7. EVIBus: There are two EVI (Electric Vehicle Instrumentation Bus) connectors. They can exchange serial data with similarly equipped devices. At present, this is of limited use as few products use EVIbus, and each has its own software peculiarities. But it can also be used with an EVIbus-to-RS232 adapter for an additional serial port.
8. RS-232 serial port: There is a PC compatible RS-232 port, for connecting a laptop or other standard computer, for programming, data logging, or more sophisticated displays or controls.
9. Two Temperature sensing inputs: Same as old board. These can be used to sense the temperature of batteries, motors, interior temperature, etc.
10. HV Input: Same as old board, but lower power and has a wider input voltage range. It allows the Balancer to sense the presence of an AC or DC voltage from 6v to 300v. For example, so it can tell when AC power is present, to use it for heating or charging.
Of course, since then the design has evolved further; in a 21 Mar 2010 email, Lee explains:
Changes from the last revision:
Changed R36 and R37 from 121k to 182k, and R1 (on Power board) from 121k to 150 ohms. This eliminated the V/F voltage shift when reading negative voltages due to the loading of the reverse battery polarity detect circuit (D44, U16, Q6, and R10).
Changed control of the DC/DC output solid state relay (K8) from shift shift register U2's QA output to BASIC Stamp P15. This allows the DC/DC to be switched on/off at will by the software.
The two MOSFETs in the solid state relay (K8) on the Power board were wired in series instead of parallel. This way, they block current in both directions when off, to protect the DC/DC converter in case it or a pack battery is connected backwards. Larger MOSFETs with lower Rds(on) are used to keep their voltage drop low.
Q9, D1, and R7 were added to the Power board. If either the battery is backwards (and the reverse-polarity relay hasn't corrected it), or the DC/DC is connected backwards, their minus side will be more positive, which turns on Q9 to short the MOSFETs gate to their source holding them off.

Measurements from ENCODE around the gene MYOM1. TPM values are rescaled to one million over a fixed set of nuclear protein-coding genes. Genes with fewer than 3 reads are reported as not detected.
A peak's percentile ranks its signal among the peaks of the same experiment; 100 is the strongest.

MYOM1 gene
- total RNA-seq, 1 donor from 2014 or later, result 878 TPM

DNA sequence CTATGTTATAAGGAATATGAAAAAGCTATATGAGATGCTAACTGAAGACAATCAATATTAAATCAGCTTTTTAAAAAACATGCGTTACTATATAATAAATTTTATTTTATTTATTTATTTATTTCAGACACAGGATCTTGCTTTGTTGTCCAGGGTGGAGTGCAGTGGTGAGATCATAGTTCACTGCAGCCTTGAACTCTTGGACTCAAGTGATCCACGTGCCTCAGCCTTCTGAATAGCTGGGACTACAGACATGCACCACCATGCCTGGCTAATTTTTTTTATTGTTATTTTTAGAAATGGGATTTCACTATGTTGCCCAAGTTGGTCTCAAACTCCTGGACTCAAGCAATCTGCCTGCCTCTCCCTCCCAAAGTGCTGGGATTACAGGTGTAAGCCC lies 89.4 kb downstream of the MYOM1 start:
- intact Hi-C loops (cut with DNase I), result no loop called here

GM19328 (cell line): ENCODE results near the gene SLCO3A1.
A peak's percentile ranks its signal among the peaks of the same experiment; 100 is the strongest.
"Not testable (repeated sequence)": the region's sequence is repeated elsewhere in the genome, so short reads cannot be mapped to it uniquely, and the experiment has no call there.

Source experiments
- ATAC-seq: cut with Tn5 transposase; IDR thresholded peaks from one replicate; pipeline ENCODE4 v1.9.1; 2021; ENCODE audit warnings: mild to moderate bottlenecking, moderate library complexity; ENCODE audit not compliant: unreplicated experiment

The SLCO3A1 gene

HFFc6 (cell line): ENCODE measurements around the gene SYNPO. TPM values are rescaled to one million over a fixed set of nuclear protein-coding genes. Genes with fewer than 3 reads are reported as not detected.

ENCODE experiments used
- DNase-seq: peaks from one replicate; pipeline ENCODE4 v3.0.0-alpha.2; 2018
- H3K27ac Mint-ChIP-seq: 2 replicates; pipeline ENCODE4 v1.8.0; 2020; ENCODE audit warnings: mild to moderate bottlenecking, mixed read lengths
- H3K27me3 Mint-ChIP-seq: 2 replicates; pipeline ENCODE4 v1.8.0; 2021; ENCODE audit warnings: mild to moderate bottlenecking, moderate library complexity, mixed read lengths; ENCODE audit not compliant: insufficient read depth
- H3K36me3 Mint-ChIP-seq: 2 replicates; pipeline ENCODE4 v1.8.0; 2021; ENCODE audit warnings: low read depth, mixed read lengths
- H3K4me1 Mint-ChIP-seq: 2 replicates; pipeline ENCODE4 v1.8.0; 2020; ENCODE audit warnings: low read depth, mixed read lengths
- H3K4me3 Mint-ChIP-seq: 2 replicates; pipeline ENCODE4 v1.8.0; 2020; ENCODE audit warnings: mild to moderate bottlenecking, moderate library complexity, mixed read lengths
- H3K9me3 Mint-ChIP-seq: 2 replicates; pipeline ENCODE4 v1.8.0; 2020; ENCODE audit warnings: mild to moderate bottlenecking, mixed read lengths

Added D47, a bidirectional zener to clamp the V/F voltage input range to about +/-18v. This prevents a large negative voltage from causing the V/F converter to output a false frequency that looks like a more positive voltage.
Added D48, a germanium diode to clamp the I/F current input negative range to about -50 amps. This prevents a large negative current from causing the I/F converter to output a false frequency that looks like a more positive current.
As part of this change, R2 on the Power board was changed from 1.3k to 150 ohms, and R56 and R57 were changed from 1.3k to 1.87k. The germanium diode conducts at 0.25v, with -50a in the shunt (R5).
Changed diode D41 to an LED labeled "TEST". It can be turned on and off with BASIC Stamp P12 under software control as a test light, without affecting any other outputs.
And then on 11 Apr 2010:
Attached please find an update on the CONTROL board schematic. It's the same as the one I sent you a week or two ago, except that I changed the optocouplers for the EVIbus interface. The receive opto was changed from a 4N35 (6-pin) to a 6N139 (8-pin) for receive. The transmit opto was changed from a 4N35 (6-pin) to a PC817 (4-pin) to make room.
This was at John Lussmyer's urging. The 4N35 *usually* works, but we're using it at 0.5ma and its CTR is spec'd at 5ma. This led to large variations in the speed of parts. Switching to other optos that were spec'd at 0.5ma or 1ma fixed the variations, but then they were *all* slow.
The 6N139 is a more expensive part, but is spec'd for both 0.5ma and high speed.
18 Feb 2012: Added links to assembled PCB images.
01 May 2010: Updated with descriptions of design changes since Feb 2009.
06 Sep 2009: Relocated Rev A information elsewhere.
05 Apr 2009: Updated with Rev B information.
22 Sep 2002: Added links to bare PCB images.
05 Aug 2002: Initial revision.